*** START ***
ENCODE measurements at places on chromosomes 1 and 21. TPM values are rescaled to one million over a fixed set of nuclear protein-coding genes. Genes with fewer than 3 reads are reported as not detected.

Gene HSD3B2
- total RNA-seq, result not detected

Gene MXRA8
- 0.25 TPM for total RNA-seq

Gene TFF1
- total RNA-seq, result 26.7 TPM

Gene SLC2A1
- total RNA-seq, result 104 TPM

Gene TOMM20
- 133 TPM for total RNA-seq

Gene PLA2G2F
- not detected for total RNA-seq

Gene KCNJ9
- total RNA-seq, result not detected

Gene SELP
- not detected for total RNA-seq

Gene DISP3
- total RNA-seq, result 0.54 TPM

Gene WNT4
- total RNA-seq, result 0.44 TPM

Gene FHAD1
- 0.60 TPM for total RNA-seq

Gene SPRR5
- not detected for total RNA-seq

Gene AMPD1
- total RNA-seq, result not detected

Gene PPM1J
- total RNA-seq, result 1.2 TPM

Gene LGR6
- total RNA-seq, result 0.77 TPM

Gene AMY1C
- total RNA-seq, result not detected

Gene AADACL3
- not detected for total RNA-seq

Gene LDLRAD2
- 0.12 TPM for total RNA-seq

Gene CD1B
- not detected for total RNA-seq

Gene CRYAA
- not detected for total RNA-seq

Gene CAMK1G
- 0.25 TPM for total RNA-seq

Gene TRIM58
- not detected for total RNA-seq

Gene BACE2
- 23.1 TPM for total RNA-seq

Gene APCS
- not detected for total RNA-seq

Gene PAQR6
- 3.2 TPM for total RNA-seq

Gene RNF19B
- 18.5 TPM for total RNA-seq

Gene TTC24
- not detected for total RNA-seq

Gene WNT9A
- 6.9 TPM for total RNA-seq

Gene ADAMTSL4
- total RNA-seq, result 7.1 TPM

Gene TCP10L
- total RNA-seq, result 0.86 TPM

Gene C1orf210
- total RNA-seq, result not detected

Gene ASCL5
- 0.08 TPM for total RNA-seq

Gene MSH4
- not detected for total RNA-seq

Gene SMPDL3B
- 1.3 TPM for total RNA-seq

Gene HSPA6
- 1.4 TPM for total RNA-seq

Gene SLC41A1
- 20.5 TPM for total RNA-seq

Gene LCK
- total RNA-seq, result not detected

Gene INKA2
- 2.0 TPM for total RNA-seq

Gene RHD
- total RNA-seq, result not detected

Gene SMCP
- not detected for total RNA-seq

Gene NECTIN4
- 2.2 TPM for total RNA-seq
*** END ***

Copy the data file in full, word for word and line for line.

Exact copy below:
ENCODE measurements at places on chromosomes 1 and 21. TPM values are rescaled to one million over a fixed set of nuclear protein-coding genes. Genes with fewer than 3 reads are reported as not detected.

Gene HSD3B2
- total RNA-seq, result not detected

Gene MXRA8
- 0.25 TPM for total RNA-seq

Gene TFF1
- total RNA-seq, result 26.7 TPM

Gene SLC2A1
- total RNA-seq, result 104 TPM

Gene TOMM20
- 133 TPM for total RNA-seq

Gene PLA2G2F
- not detected for total RNA-seq

Gene KCNJ9
- total RNA-seq, result not detected

Gene SELP
- not detected for total RNA-seq

Gene DISP3
- total RNA-seq, result 0.54 TPM

Gene WNT4
- total RNA-seq, result 0.44 TPM

Gene FHAD1
- 0.60 TPM for total RNA-seq

Gene SPRR5
- not detected for total RNA-seq

Gene AMPD1
- total RNA-seq, result not detected

Gene PPM1J
- total RNA-seq, result 1.2 TPM

Gene LGR6
- total RNA-seq, result 0.77 TPM

Gene AMY1C
- total RNA-seq, result not detected

Gene AADACL3
- not detected for total RNA-seq

Gene LDLRAD2
- 0.12 TPM for total RNA-seq

Gene CD1B
- not detected for total RNA-seq

Gene CRYAA
- not detected for total RNA-seq

Gene CAMK1G
- 0.25 TPM for total RNA-seq

Gene TRIM58
- not detected for total RNA-seq

Gene BACE2
- 23.1 TPM for total RNA-seq

Gene APCS
- not detected for total RNA-seq

Gene PAQR6
- 3.2 TPM for total RNA-seq

Gene RNF19B
- 18.5 TPM for total RNA-seq

Gene TTC24
- not detected for total RNA-seq

Gene WNT9A
- 6.9 TPM for total RNA-seq

Gene ADAMTSL4
- total RNA-seq, result 7.1 TPM

Gene TCP10L
- total RNA-seq, result 0.86 TPM

Gene C1orf210
- total RNA-seq, result not detected

Gene ASCL5
- 0.08 TPM for total RNA-seq

Gene MSH4
- not detected for total RNA-seq

Gene SMPDL3B
- 1.3 TPM for total RNA-seq

Gene HSPA6
- 1.4 TPM for total RNA-seq

Gene SLC41A1
- 20.5 TPM for total RNA-seq

Gene LCK
- total RNA-seq, result not detected

Gene INKA2
- 2.0 TPM for total RNA-seq

Gene RHD
- total RNA-seq, result not detected

Gene SMCP
- not detected for total RNA-seq

Gene NECTIN4
- 2.2 TPM for total RNA-seq